Introduction to splitting the middle term:

Splitting the middle term of a quadratic equation is a method used in factoring of quadratic equations. Splitting the middle term means that you have to rewrite the middle term of a quadratic expression as a sum of two terms. This means that in splitting the middle term, you have split the middle term into two parts.

Let us learn splitting the middle term with the help of an example:

Example of splitting the middle term:

For example, consider the following quadratic equation:

Conclusion for splitting the middle term

Thus, by the method of splitting the middle term, you convert a quadratic expression into an algebraic expression that is a product of two simpler (linear) algebraic expressions.

Splitting the middle term of a quadratic equation is a method used in factoring of quadratic equations. Splitting the middle term means that you have to rewrite the middle term of a quadratic expression as a sum of two terms. This means that in splitting the middle term, you have split the middle term into two parts.

Let us learn splitting the middle term with the help of an example:

Example of splitting the middle term:

For example, consider the following quadratic equation:

xFor splitting the middle term, you will take the middle term of the above quadratic: 3x, and split it into two parts like:^{2}+ 3x - 4

3x = 4x - xNow, 3x can be written as (4x - x), so the quadratic expression can be written as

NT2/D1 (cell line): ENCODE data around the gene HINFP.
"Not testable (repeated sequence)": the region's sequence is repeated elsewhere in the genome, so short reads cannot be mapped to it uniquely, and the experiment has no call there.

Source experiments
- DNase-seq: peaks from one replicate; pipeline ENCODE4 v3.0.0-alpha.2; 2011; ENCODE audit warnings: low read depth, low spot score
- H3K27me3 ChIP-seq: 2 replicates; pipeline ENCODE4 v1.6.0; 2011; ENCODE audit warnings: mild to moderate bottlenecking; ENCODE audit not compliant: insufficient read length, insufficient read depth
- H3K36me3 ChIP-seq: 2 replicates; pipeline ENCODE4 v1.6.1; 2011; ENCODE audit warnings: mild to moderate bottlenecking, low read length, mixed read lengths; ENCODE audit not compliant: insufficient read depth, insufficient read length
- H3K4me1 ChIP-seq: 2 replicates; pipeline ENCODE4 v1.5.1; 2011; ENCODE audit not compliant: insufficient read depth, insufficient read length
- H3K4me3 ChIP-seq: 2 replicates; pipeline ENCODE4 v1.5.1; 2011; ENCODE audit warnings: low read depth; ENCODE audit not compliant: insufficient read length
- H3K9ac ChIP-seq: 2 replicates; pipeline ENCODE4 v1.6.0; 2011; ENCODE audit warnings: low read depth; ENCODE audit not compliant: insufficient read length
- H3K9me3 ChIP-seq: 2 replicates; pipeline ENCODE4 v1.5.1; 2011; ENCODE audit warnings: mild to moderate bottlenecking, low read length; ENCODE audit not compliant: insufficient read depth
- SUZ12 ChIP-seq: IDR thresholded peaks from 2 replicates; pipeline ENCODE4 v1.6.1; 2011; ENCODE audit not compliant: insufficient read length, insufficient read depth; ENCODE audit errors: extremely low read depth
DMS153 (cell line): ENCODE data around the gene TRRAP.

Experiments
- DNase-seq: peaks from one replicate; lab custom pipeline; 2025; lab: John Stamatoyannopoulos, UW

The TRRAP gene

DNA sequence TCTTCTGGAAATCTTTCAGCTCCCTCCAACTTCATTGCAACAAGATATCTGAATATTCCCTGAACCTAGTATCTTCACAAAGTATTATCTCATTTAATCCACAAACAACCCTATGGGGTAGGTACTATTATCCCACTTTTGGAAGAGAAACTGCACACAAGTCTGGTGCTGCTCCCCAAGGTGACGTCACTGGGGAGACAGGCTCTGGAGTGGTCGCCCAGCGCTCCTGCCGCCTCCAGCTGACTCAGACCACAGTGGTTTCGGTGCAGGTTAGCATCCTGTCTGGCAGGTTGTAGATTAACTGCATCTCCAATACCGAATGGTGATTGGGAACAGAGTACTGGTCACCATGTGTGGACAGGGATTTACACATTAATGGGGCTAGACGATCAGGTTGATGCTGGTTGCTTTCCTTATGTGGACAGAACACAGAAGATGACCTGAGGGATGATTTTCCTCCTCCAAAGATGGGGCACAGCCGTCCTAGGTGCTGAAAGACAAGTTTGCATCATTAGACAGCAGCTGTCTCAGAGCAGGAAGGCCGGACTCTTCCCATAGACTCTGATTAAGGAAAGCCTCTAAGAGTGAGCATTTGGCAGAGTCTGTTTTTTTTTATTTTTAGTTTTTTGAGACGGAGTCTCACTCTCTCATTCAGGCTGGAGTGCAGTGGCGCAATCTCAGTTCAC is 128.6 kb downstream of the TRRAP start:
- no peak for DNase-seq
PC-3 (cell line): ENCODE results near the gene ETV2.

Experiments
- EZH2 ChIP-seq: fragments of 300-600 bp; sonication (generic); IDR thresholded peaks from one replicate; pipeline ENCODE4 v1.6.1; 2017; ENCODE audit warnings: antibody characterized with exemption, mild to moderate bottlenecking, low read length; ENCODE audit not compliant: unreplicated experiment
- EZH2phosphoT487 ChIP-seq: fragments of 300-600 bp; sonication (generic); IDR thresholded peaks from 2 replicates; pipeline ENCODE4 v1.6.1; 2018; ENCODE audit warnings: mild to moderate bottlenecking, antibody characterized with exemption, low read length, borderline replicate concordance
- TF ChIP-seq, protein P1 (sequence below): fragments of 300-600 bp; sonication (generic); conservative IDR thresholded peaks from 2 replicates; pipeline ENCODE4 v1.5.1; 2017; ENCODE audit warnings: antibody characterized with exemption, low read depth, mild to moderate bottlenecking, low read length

xThus, by splitting the middle term, we have converted a three termed quadratic expression to a four termed quadratic expression. Now, you have to factorize the above four termed quadratic expression. In order to do that, make two groups - the first group consisting of the first two terms x^{2}+ 4x - x - 4

^{2}and 4x and the second group consisting of the next two terms -x and -4. Thus, you get(xNow, from each group, take out the highest common factor. The highest common factor of the first group is x and that of the second group is 1. Thus the equation becomes^{2}+ 4x) - (x + 4)

x(x + 4) - 1(x + 4)Now, if you have done the splitting the middle term correctly, then you should get one expression common in both the groups. Here (x + 4) is the expression common in both the groups. So you can take it as the common factor, and again rewrite the equation as

(x + 4)(x - 1)Thus, by the method of splitting the middle term, we factored the quadratic expression x

^{2}+ 3x - 4 into (x + 4)(x - 1)Conclusion for splitting the middle term

Thus, by the method of splitting the middle term, you convert a quadratic expression into an algebraic expression that is a product of two simpler (linear) algebraic expressions.

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